Press Clips and Reviews of Jim's performances and recordings:


Jim Wearne
(at Potomac Celtic Festival)

For me, the rest of Saturday was taken up by balladeers (in the morning) and pan-Celtic bands (in the evening). The former group included Jim Wearne, a Cornish-American singer with a baritone voice and a large repertoire of songs from his ancestral province. As always, he does the Cornish pub song proud, reminding me of old Cyril Tawney Records.
Steve Winick – Dirty Linen #90 Oct/Nov ’00

From Cornish World's review of
Me and Cousin Jack
For some years Jim has been ploughing a lonely furrow singing Cornish songs some 3,000 miles from their source - and a very sound job he does too.
It is a cause for celebration that Cornish songs have travelled so well across the Atlantic and that Jim is not only a faithful performer of this traditional material, but also has real concern for Cornish issues.
This album is not just about traditional Cornish Material.  It also has a number of tracks by Jim.  Some show a wicked sense of humour!


From Dirty Linen Review of Me and Cousin Jack:
Jim Wearne is one of the best performers of Cornish songs you're likely to hear.

His rich, deep voice puts me in mind of Cyril Tawney…

"Goin' Downtown" and "The Girl of My Dreams" are nice, depressing songs in the blues and country modes, respectively.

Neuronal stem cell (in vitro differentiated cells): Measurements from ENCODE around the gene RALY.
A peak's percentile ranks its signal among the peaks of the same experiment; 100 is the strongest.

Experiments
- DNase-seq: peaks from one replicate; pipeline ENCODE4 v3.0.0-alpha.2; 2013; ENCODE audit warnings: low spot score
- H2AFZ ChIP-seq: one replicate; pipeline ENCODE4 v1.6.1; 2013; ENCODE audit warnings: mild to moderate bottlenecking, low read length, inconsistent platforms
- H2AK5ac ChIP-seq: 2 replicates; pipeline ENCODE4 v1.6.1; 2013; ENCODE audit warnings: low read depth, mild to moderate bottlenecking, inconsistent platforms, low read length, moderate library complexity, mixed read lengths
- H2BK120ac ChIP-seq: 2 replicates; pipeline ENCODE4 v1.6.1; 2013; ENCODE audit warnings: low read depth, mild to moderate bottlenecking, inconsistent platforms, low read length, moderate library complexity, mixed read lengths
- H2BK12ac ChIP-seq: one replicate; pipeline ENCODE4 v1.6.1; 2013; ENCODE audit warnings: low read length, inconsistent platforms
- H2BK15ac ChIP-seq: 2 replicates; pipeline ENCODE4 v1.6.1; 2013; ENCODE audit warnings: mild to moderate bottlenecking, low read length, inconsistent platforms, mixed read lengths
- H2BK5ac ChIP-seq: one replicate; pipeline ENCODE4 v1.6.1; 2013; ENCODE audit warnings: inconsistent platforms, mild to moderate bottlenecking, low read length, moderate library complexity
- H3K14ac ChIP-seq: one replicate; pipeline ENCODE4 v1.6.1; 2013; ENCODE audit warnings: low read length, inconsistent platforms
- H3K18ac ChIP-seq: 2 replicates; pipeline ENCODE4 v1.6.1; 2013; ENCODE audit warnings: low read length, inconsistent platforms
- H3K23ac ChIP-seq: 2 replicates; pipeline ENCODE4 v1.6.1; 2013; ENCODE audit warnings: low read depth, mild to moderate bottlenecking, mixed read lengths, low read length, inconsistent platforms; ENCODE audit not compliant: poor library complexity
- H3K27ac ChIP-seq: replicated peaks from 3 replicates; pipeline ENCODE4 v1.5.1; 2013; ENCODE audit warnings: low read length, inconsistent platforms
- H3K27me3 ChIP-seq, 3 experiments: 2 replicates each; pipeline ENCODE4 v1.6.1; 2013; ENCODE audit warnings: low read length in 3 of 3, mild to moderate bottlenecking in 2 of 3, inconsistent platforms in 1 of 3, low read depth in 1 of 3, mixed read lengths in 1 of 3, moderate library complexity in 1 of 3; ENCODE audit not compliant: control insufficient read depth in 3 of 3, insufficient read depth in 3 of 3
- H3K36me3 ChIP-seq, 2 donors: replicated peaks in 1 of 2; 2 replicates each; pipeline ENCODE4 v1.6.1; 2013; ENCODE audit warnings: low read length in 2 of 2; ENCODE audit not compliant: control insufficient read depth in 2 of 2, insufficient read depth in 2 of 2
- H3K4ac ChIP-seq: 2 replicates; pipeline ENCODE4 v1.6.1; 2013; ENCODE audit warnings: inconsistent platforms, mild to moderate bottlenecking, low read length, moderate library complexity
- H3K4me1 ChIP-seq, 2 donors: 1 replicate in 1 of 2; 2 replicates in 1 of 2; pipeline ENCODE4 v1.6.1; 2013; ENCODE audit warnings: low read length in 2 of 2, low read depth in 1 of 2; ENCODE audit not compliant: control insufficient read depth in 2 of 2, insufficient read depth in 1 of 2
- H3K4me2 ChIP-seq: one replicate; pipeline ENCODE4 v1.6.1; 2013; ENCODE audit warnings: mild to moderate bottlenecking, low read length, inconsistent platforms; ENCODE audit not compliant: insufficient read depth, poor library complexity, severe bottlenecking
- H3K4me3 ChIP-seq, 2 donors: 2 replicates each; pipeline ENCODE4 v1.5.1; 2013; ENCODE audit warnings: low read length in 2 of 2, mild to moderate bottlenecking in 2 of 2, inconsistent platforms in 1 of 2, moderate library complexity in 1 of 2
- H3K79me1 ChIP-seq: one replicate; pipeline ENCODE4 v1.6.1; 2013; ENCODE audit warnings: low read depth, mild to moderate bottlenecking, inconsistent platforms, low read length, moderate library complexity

…the funniest song is another country-tinged number, "You Can't Call Up Jesus on Your Carphone," a cautionary anthem about carphone crashes.

"The Tin Mines of Cornwall"… is beautifully written, describing the mines as "Older than Christ and deeper than Hell."

…if you love unusual folk songs, you'll surely find a few of these to your taste.

From Celtic Beat Vol. 6 No. 4
"Jim Wearne is singular.  In a field where Americans of Scottish and Irish heritage dominate, he has cut a place for the Cornish ballad."

In Peregrine Recording Studio - Elmhurst Illinois

From Cornish World Spring 1999
(Regarding performances at the Ely MN Gathering in 1997)
One of the more enigmatic yet engaging characters to appear during the week was a tall, dark bearded singer with a lush, sometimes lyrical, sometimes angry but always sonorous deep voice.  This was Jim Wearne.  Jim is definitely a star of the American Cornish circuit.
His songs and his passion for Cornwall do not merely chronicle Cornwall as viewed from the American perspective.  From time to time he connects with an event or mood and sings out for Cornwall, touching hearts and nerves.
He is definitely an American-Cornishman who has thought about how to reconcile both identities, and he is living that complex interaction through his music.